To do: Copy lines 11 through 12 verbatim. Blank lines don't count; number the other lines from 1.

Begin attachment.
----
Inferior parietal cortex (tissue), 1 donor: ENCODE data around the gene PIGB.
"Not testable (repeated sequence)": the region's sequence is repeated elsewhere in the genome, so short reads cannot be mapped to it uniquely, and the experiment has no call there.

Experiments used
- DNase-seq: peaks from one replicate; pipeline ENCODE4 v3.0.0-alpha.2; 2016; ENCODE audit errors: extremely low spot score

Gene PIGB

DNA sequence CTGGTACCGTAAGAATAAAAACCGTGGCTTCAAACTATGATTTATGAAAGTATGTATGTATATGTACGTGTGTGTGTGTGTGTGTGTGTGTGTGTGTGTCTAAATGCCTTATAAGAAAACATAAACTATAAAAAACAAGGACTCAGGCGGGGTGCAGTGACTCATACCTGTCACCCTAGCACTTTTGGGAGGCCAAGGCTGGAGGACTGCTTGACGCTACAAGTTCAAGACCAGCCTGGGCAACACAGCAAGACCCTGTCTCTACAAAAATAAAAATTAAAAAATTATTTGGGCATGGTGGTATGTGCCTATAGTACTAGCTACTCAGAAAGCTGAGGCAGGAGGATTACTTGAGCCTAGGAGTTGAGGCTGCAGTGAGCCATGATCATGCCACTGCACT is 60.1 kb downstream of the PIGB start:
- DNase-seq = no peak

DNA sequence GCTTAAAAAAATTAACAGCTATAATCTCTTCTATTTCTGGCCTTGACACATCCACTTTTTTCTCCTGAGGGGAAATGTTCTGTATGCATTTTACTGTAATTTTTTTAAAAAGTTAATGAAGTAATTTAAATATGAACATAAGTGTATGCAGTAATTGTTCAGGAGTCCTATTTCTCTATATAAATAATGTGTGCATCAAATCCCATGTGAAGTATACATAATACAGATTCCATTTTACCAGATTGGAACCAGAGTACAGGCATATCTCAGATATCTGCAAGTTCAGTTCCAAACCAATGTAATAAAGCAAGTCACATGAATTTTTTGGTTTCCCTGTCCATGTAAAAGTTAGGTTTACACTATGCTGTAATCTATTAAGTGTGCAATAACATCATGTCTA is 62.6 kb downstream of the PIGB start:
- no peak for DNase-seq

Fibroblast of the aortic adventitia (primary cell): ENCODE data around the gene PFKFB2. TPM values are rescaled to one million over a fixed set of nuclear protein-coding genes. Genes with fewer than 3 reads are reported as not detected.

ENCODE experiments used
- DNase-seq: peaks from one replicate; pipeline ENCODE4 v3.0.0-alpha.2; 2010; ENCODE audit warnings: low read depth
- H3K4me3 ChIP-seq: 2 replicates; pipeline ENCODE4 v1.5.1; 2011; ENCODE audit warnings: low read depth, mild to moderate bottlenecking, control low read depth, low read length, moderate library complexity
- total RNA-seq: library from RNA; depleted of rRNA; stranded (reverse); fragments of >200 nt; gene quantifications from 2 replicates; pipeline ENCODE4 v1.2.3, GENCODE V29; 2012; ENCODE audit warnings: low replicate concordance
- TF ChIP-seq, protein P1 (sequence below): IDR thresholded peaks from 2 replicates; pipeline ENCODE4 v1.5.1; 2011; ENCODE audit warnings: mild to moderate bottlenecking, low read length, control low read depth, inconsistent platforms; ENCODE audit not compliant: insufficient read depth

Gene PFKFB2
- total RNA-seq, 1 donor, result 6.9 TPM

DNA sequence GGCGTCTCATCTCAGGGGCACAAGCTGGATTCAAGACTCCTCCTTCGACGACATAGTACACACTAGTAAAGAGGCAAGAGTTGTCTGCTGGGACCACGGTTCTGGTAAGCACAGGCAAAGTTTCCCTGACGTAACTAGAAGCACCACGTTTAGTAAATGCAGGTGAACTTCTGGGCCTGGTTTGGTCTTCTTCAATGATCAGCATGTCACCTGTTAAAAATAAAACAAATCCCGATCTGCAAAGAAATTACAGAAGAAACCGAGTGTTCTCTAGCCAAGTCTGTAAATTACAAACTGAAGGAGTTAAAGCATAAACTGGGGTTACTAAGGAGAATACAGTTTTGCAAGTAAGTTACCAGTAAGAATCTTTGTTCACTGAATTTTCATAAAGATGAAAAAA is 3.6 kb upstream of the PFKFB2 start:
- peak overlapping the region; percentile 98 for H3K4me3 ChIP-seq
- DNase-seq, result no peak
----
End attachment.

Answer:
ENCODE experiments used
- DNase-seq: peaks from one replicate; pipeline ENCODE4 v3.0.0-alpha.2; 2010; ENCODE audit warnings: low read depth